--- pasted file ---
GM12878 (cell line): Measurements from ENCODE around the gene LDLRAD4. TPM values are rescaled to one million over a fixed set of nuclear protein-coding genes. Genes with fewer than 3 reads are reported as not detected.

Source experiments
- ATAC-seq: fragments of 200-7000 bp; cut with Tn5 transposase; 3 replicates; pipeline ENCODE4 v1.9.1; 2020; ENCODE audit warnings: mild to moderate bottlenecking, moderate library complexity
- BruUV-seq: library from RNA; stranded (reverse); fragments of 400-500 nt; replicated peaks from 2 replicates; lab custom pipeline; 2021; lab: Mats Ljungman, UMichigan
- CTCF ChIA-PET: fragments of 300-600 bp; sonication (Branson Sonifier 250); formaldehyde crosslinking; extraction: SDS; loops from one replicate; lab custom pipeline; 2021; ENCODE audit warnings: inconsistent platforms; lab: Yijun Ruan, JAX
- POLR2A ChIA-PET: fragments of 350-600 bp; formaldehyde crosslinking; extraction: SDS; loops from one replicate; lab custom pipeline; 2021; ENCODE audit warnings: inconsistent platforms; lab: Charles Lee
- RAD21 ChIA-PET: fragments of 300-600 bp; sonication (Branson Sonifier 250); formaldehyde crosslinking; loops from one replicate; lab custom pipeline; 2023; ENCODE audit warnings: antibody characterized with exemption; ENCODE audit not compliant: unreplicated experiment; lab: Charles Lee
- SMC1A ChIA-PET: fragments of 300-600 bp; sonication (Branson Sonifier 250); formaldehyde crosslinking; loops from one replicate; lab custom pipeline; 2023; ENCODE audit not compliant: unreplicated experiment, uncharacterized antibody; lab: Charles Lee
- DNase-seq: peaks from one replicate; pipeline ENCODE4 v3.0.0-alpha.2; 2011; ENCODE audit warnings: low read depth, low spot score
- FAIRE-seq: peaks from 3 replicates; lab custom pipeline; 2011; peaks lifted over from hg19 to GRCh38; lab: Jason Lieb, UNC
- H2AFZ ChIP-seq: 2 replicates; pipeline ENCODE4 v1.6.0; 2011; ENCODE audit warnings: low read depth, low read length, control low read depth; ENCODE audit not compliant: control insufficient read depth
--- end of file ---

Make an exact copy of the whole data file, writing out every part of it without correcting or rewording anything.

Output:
GM12878 (cell line): Measurements from ENCODE around the gene LDLRAD4. TPM values are rescaled to one million over a fixed set of nuclear protein-coding genes. Genes with fewer than 3 reads are reported as not detected.

Source experiments
- ATAC-seq: fragments of 200-7000 bp; cut with Tn5 transposase; 3 replicates; pipeline ENCODE4 v1.9.1; 2020; ENCODE audit warnings: mild to moderate bottlenecking, moderate library complexity
- BruUV-seq: library from RNA; stranded (reverse); fragments of 400-500 nt; replicated peaks from 2 replicates; lab custom pipeline; 2021; lab: Mats Ljungman, UMichigan
- CTCF ChIA-PET: fragments of 300-600 bp; sonication (Branson Sonifier 250); formaldehyde crosslinking; extraction: SDS; loops from one replicate; lab custom pipeline; 2021; ENCODE audit warnings: inconsistent platforms; lab: Yijun Ruan, JAX
- POLR2A ChIA-PET: fragments of 350-600 bp; formaldehyde crosslinking; extraction: SDS; loops from one replicate; lab custom pipeline; 2021; ENCODE audit warnings: inconsistent platforms; lab: Charles Lee
- RAD21 ChIA-PET: fragments of 300-600 bp; sonication (Branson Sonifier 250); formaldehyde crosslinking; loops from one replicate; lab custom pipeline; 2023; ENCODE audit warnings: antibody characterized with exemption; ENCODE audit not compliant: unreplicated experiment; lab: Charles Lee
- SMC1A ChIA-PET: fragments of 300-600 bp; sonication (Branson Sonifier 250); formaldehyde crosslinking; loops from one replicate; lab custom pipeline; 2023; ENCODE audit not compliant: unreplicated experiment, uncharacterized antibody; lab: Charles Lee
- DNase-seq: peaks from one replicate; pipeline ENCODE4 v3.0.0-alpha.2; 2011; ENCODE audit warnings: low read depth, low spot score
- FAIRE-seq: peaks from 3 replicates; lab custom pipeline; 2011; peaks lifted over from hg19 to GRCh38; lab: Jason Lieb, UNC
- H2AFZ ChIP-seq: 2 replicates; pipeline ENCODE4 v1.6.0; 2011; ENCODE audit warnings: low read depth, low read length, control low read depth; ENCODE audit not compliant: control insufficient read depth